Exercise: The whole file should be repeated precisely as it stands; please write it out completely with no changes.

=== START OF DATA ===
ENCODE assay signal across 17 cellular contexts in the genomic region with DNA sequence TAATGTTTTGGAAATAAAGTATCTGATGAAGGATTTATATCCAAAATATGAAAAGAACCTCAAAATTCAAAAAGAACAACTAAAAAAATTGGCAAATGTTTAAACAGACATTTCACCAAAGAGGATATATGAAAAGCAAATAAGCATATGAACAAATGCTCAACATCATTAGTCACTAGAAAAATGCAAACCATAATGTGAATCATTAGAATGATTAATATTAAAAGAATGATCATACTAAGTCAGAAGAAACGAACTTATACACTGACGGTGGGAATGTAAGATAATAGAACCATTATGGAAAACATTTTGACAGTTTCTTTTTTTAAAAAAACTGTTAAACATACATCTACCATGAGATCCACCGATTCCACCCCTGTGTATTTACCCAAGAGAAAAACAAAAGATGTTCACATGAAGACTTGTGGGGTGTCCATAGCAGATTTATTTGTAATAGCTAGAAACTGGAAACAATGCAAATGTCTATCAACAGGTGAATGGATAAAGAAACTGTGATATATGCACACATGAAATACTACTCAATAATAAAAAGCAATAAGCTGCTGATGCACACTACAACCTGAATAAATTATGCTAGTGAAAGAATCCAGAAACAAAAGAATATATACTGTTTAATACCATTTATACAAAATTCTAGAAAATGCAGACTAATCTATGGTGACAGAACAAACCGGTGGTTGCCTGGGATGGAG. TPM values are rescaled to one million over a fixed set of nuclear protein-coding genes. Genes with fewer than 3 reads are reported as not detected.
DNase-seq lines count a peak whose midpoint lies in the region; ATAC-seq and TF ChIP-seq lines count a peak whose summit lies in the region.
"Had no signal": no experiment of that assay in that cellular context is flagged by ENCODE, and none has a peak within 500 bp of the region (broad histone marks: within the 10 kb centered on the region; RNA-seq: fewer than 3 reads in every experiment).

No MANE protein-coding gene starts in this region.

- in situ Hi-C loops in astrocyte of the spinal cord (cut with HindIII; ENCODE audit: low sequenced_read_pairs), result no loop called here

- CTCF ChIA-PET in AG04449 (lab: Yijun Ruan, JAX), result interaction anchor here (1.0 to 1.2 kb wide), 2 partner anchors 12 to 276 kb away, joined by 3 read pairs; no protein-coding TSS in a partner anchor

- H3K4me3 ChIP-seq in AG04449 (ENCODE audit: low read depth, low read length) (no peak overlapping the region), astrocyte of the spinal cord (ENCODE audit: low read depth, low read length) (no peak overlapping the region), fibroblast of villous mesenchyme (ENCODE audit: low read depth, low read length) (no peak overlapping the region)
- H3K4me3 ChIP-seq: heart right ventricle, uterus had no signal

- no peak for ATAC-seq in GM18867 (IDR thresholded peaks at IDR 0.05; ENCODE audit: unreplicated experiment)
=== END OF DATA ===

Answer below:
ENCODE assay signal across 17 cellular contexts in the genomic region with DNA sequence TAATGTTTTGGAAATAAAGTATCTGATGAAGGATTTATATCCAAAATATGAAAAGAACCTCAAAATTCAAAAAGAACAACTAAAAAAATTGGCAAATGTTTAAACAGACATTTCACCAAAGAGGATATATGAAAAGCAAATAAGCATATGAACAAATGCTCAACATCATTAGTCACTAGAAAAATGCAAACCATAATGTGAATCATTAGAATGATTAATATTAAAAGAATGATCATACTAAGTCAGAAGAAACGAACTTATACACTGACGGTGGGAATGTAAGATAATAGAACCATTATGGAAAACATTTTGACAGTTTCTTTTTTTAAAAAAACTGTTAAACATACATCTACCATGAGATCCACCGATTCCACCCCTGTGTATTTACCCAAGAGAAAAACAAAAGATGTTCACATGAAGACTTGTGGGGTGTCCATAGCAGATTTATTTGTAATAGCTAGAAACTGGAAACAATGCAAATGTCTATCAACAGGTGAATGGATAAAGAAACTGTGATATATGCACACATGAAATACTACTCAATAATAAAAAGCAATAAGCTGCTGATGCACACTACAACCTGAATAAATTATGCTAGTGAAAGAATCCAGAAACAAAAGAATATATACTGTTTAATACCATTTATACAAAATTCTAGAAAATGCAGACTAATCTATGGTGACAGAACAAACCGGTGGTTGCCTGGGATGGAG. TPM values are rescaled to one million over a fixed set of nuclear protein-coding genes. Genes with fewer than 3 reads are reported as not detected.
DNase-seq lines count a peak whose midpoint lies in the region; ATAC-seq and TF ChIP-seq lines count a peak whose summit lies in the region.
"Had no signal": no experiment of that assay in that cellular context is flagged by ENCODE, and none has a peak within 500 bp of the region (broad histone marks: within the 10 kb centered on the region; RNA-seq: fewer than 3 reads in every experiment).

No MANE protein-coding gene starts in this region.

- in situ Hi-C loops in astrocyte of the spinal cord (cut with HindIII; ENCODE audit: low sequenced_read_pairs), result no loop called here

- CTCF ChIA-PET in AG04449 (lab: Yijun Ruan, JAX), result interaction anchor here (1.0 to 1.2 kb wide), 2 partner anchors 12 to 276 kb away, joined by 3 read pairs; no protein-coding TSS in a partner anchor

- H3K4me3 ChIP-seq in AG04449 (ENCODE audit: low read depth, low read length) (no peak overlapping the region), astrocyte of the spinal cord (ENCODE audit: low read depth, low read length) (no peak overlapping the region), fibroblast of villous mesenchyme (ENCODE audit: low read depth, low read length) (no peak overlapping the region)
- H3K4me3 ChIP-seq: heart right ventricle, uterus had no signal

- no peak for ATAC-seq in GM18867 (IDR thresholded peaks at IDR 0.05; ENCODE audit: unreplicated experiment)